There's one of those age old myths in pike fishing that states that pike won't feed in heavily coloured water. I say 'myth' because that's what I firmly believe the idea to be. When I first began to target pike seriously I had read little about the species, and in all honesty I just never realised that we 'couldn't' catch pike in coloured water. When my local rivers suffered a deluge of rain and turned the colour of cocoa, or the local drains were pumping, I simply carried on fishing in blind ignorance. That proved to be a lucky break for me because, being an angler that most often found himself using dead-baits, I kept on catching. The old adage, ' A little knowledge is dangerous' springs to mind. as is often the case it pays to find things out for yourself.

Flavoured baits of course really come into their own in turbid water conditions. In these conditions, particularly on a flooded or fining down river, I’m expecting the pike, generally, to be on, or close to the bottom. If the rivers been in flood or coloured up for a day or two they’ll often be lying ‘doggo’, usually carrying a few lice on their bellies as proof.

Feeding pike can initially be difficult to find in the first day or so of a major change in colour, but once they've become accustomed to the conditions they will begin to feed. They aren’t always that keen to move around in search of food in heavily coloured water, so it is easy to form the impression that they aren't feeding, but on flooded rivers pike can actually be easier to locate, once you have a background knowledge of the holding areas. There are often only so many suitable places for the pike to hold up when the river is in spate, so you can be pretty confident that they’re ‘in front of you’. It may, however, require that a bait to be literally ‘dropped on their heads’ to invoke some action.

In situations like these the pike are more likely to be intent on trapping rather than actively hunting their prey. The low visibility in coloured water limits the pike’s ability to hunt by sight to some degree. So a more viable proposition in these conditions, from their point of view, is probably to find a secure spot or shelter in which to lie in wait for their unsuspecting targets to swim past.

That of course is where the flavoured bait has its uses. Though they might not fancy a fruitless search for prey fish in low visibility, the pike can still be prepared to utilise their highly tuned sense of smell to pick up and follow the scent of carrion; a.k.a our dead-baits. Boosting this scent trail with an added flavour or extra scent increases the likelihood of a fish finding your bait.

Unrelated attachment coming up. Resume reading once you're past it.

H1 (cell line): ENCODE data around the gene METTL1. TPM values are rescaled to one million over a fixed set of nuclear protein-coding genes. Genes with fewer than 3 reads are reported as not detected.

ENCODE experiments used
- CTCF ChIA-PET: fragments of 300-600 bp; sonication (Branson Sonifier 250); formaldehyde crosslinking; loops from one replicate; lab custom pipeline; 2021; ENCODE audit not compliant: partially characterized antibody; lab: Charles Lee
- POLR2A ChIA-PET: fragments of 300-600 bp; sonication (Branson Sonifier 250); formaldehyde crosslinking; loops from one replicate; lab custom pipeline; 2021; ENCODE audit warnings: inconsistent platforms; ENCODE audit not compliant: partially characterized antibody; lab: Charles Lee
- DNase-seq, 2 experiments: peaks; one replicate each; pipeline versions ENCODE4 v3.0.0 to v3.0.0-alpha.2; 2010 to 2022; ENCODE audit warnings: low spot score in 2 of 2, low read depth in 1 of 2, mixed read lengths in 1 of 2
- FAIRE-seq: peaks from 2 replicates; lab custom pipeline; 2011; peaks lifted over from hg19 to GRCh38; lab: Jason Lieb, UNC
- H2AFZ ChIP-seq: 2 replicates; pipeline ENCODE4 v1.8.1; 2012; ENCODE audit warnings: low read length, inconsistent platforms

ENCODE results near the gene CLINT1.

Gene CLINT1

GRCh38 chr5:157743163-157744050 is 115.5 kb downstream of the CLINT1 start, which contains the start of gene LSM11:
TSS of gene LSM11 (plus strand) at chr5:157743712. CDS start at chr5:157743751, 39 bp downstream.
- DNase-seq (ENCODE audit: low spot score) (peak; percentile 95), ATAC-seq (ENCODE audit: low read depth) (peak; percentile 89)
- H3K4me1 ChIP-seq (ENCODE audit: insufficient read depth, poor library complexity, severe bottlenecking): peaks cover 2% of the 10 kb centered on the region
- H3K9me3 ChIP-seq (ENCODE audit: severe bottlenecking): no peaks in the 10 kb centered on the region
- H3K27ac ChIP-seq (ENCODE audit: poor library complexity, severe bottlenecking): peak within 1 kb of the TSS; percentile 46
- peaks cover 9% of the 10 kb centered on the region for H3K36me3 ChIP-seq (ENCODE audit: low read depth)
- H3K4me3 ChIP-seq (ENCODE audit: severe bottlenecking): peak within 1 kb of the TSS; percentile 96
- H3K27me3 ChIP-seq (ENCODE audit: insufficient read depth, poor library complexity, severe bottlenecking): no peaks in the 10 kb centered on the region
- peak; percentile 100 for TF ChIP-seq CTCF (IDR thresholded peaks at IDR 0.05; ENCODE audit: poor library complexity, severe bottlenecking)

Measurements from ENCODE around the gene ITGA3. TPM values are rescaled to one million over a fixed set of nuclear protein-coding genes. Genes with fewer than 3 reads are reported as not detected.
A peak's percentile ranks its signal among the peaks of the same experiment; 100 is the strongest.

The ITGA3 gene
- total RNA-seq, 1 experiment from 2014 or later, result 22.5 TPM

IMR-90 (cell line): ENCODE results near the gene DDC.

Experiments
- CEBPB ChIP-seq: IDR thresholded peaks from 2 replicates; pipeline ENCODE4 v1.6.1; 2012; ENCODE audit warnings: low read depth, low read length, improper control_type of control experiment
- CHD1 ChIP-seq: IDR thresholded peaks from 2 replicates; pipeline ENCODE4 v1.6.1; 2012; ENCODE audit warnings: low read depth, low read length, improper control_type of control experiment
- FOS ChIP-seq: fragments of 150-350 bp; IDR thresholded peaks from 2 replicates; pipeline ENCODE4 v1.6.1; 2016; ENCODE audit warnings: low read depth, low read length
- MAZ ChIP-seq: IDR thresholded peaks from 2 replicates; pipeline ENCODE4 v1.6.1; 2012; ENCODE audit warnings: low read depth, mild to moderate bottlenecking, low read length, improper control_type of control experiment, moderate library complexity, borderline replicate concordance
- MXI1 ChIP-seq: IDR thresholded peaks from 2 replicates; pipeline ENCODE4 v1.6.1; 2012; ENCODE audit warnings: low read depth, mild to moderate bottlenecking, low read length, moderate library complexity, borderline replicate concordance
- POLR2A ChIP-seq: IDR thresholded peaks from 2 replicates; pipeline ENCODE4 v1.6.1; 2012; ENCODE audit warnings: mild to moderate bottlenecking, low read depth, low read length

With little faith in the efficiency of oil based flavours the obvious course of action is to use actual particles of bait as an attractant. And several anglers I know have had success with minced fish introduced via a feeder.
Swim-feeders do have their limitations though, they’re usually too small for a start and they lack the ability to carry ‘one off’ large quantities of attractant. There’s also the problem of imbalance with terminal tackle, I.e they lighten as they empty, and this can have an implication on bite detection at range, if the feeder is used as your lead.

Another way of getting a good dollop of minced fish out there close to your bait is the well documented, ‘fish lollipop’. Freezing baited traces into a lollipop mould full of minced fish creates an effective casting missile and ensures the attractant is bang on the bait. However it’s a messy tactic and again has obvious limitations. You need a reliable thermal control system of some kind for a start, and it’s really only a method for the coldest days. . It’s also difficult to do with anything other than very small baits.

A few years ago I began to experiment with using a paste as an attractant. Initial results were extremely promising and several years later the tactic still works brilliantly for me. And there aren't many of my ‘world beater’ ideas that have stood the test of time quite so impressively.

Basically I wanted to create a sticky, attractive fish paste, that would dissipate widely through the water. The paste I came up with works a treat. It is sticky enough both to enable casting, and to ensure that its release from the bait is reasonably slow, in order to keep the trail of attractant at work for longer periods. And it creates a lovely cloudy scent trail of tiny fish particles and blood.

An added attraction is that there is no possibility of feeding the pike off as with free offerings. I remember the great Eddie Turner once stating that he never threw discarded baits into the water while he was still fishing on the premise that any bait taken by a pike might be the only time that fish feeds on that day. I could see the logic of that line of reasoning, and still do. I'd rather not take the chance.